So your time has come and you’re officially the new supervisor!
Of course you are feeling both excited and perhaps a bit scared at the same time. You want to make a good impression and you want people to like you, but you recognize a need for discipline and want to make sure that your team respects you. You like some of what your predecessors implemented but the truth is that you’re certain you’ll do a better job than they did…some of their mistakes are, of course, so obvious.
Because you want to be the best new supervisor there ever was, you work to make a good impression and are eager to learn and take on new job responsibilities. You’re actively helping others with their jobs – sometimes even going over and above what your job description requires. Your loyalty to your company is high and you expect the same from your subordinates.
In all of your doing, you can count on at least one thing being certain: With intentions this pure you are perfectly set up for the worst interpersonal messes you have experienced since junior high!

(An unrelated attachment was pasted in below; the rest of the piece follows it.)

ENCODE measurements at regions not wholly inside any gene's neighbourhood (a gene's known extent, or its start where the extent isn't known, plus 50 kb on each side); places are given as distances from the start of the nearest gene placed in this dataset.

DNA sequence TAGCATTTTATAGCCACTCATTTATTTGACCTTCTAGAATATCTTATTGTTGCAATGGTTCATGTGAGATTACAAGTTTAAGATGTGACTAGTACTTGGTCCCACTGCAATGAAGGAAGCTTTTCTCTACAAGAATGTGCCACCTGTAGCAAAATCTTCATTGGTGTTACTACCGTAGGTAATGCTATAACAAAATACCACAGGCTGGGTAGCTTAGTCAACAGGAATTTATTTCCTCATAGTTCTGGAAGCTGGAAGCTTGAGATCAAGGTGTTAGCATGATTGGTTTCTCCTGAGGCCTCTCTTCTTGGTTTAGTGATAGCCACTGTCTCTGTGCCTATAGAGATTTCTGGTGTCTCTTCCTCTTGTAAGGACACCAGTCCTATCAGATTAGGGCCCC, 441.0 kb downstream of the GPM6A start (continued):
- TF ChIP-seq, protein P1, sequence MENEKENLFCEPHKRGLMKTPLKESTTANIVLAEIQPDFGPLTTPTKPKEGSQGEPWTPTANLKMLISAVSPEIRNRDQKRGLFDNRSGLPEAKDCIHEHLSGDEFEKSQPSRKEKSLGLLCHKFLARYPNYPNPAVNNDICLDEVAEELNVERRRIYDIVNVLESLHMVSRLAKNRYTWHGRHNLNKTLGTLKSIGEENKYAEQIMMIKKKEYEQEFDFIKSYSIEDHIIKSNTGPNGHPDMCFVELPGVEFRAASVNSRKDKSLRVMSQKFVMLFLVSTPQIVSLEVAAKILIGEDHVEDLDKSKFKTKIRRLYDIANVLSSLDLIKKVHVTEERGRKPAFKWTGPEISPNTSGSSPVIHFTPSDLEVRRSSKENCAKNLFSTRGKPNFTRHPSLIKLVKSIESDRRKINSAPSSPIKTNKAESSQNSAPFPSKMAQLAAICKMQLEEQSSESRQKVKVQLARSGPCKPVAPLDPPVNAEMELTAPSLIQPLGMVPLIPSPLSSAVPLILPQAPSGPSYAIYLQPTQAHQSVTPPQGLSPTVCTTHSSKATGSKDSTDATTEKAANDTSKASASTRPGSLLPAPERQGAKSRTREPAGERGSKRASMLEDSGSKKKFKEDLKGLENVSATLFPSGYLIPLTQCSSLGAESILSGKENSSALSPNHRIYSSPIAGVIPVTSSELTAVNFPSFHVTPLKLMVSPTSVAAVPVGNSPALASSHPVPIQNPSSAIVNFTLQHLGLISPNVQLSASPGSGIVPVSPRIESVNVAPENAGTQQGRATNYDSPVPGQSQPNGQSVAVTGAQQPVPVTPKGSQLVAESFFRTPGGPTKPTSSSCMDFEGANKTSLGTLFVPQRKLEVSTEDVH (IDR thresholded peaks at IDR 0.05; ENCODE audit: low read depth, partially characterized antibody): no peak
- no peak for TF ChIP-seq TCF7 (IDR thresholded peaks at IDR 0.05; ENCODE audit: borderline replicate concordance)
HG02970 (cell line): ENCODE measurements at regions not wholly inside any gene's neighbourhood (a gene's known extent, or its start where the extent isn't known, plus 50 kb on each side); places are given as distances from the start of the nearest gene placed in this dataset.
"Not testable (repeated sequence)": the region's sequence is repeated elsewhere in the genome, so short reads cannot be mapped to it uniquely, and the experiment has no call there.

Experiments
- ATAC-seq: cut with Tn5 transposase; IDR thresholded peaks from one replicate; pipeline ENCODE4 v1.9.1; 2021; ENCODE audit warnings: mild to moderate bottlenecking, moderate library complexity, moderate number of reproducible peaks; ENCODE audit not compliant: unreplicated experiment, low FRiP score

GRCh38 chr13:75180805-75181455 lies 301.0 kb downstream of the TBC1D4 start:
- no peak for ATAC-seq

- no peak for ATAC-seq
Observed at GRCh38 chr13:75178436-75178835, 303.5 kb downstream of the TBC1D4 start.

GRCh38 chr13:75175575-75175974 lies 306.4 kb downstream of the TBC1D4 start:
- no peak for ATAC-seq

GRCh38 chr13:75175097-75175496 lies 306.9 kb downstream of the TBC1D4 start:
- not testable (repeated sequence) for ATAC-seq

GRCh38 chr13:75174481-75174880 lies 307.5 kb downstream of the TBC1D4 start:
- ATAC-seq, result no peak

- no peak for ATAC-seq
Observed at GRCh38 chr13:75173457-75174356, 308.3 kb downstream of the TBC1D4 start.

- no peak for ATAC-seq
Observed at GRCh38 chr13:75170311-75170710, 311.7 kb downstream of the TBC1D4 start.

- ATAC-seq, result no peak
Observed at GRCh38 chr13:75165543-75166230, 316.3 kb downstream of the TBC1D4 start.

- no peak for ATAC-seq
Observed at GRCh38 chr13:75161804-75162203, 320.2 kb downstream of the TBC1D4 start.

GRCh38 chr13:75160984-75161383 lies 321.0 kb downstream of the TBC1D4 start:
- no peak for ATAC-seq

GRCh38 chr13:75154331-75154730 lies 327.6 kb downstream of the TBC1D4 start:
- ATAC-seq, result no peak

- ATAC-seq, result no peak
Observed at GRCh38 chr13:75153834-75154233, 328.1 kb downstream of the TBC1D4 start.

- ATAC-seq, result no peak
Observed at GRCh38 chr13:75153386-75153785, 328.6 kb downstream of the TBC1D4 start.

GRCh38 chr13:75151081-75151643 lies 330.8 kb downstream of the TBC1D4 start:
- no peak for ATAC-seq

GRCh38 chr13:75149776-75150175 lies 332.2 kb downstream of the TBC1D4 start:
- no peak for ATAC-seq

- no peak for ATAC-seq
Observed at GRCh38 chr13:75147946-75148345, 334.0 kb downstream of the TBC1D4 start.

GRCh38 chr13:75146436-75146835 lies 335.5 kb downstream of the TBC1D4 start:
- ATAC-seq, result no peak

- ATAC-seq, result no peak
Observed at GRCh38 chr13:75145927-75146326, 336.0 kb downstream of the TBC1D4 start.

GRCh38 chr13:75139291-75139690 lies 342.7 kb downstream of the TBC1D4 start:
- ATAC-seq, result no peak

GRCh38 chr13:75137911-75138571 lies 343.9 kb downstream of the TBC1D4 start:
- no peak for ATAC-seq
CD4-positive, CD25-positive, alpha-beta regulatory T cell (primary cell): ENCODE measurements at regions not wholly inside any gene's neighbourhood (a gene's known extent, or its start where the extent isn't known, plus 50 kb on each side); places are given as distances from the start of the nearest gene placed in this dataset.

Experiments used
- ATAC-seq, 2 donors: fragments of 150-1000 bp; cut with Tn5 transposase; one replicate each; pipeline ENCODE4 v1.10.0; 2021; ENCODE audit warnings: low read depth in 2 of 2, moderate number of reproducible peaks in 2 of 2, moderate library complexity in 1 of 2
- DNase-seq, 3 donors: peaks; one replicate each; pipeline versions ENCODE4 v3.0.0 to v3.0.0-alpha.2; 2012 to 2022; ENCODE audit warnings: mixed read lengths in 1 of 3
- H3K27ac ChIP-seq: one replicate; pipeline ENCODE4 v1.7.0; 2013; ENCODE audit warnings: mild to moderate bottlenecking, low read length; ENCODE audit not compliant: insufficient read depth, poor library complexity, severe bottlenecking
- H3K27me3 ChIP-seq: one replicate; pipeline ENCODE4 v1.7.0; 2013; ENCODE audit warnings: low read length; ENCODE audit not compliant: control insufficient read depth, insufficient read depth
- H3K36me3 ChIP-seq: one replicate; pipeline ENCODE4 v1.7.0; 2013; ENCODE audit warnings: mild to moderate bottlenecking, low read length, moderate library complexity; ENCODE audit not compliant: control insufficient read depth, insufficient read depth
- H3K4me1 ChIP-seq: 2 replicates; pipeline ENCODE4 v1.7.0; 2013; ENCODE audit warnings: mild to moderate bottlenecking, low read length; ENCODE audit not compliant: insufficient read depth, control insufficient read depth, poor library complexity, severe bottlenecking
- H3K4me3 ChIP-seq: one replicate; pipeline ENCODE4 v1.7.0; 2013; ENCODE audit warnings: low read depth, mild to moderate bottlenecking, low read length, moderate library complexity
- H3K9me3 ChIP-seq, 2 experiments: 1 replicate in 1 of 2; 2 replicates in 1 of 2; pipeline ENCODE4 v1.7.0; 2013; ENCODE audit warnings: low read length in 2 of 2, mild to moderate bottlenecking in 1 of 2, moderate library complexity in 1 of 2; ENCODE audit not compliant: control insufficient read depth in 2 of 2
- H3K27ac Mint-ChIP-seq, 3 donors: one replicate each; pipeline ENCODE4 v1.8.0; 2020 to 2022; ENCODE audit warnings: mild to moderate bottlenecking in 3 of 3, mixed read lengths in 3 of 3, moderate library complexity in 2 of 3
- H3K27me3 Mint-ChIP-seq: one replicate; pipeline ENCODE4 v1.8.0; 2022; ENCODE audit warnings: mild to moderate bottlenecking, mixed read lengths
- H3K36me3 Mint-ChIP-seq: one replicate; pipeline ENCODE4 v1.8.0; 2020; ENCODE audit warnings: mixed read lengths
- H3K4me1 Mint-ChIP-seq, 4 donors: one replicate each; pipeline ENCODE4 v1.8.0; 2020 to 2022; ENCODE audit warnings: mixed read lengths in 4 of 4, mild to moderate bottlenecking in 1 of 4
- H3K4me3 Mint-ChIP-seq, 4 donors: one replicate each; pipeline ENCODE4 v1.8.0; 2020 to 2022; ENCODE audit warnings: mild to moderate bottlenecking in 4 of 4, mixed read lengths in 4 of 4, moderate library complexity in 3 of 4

Your desire to make things work better – increased efficiency, better results, more commitment – will position you as a target for conflict. It’s inevitable, but all is not lost!
Check out 10 tips you can use to go from rough waters to smooth sailing in your role as a new supervisor:
Tip #1: On making a good impression
Never forget that it’s not about you – it never was. It’s about how you build your team, and get them to meet the goals they have been assigned. The sooner you stop focusing on how you look to others and start focusing on what the team needs to be successful, the better your impression will be.